Wednesday, July 06, 2016


Mercifully Short

Mortimer Chambers, "Grant, John Ratcliffe," in Biographical Dictionary of North American Classicists, ed. Ward W. Briggs, Jr. (Westport: Greenwood Press, 1994), pp. 229-230 (at 230):
Grant's dissertation closed a long Harvard tradition by being the last ever written in Latin; he always spoke in favor of this custom because it tended to keep dissertations mercifully short.
The dissertation was De decretis Atticis quae e memoria scriptorum veterum tradita sunt. Chambers gives the date of the dissertation as 1948, and it is summarized in Harvard Studies in Classical Philology 58/59 (1948) 223-226. But was the date really 1948? See the citation in Martin Ostwald, "The Athenian Legislation against Tyranny and Subversion," Transactions and Proceedings of the American Philological Association (1955) 103-128 (at 111, note 40): "diss. Harvard 1946; typewritten". According to the Harvard Library, the date was 1947. The dissertation wasn't all that short: Ostwald cites pp. 163-65.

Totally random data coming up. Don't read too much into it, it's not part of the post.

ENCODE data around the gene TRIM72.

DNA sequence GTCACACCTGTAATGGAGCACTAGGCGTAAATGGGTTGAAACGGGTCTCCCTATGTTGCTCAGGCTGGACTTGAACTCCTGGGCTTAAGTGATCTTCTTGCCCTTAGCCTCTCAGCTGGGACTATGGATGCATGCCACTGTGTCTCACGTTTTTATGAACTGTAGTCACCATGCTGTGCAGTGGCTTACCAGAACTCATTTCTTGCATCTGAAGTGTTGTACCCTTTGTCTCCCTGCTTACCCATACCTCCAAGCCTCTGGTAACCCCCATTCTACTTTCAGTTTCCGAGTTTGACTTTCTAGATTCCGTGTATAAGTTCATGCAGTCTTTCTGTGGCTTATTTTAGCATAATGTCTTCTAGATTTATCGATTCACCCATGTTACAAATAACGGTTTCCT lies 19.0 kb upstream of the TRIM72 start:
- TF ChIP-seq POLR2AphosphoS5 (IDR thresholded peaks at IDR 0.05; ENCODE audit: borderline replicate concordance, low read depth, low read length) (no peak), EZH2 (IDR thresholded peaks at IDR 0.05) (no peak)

Thanks to Michael Hendry, who draws my attention to J.A. Willis, "The 'Silvae' of Statius and Their Editors," Phoenix 20.4 (Winter 1966) 305-324 (at 323):
That all doctoral dissertations should be written in Latin, and failed for bad Latin (e.g., magistro meo, qui studiis meis semper favuit, which I have seen on a printed title-page), seems to me another very simple step which might help to halt the decay. At the same time it would tend to lessen the length of theses, which would again be an advantage.

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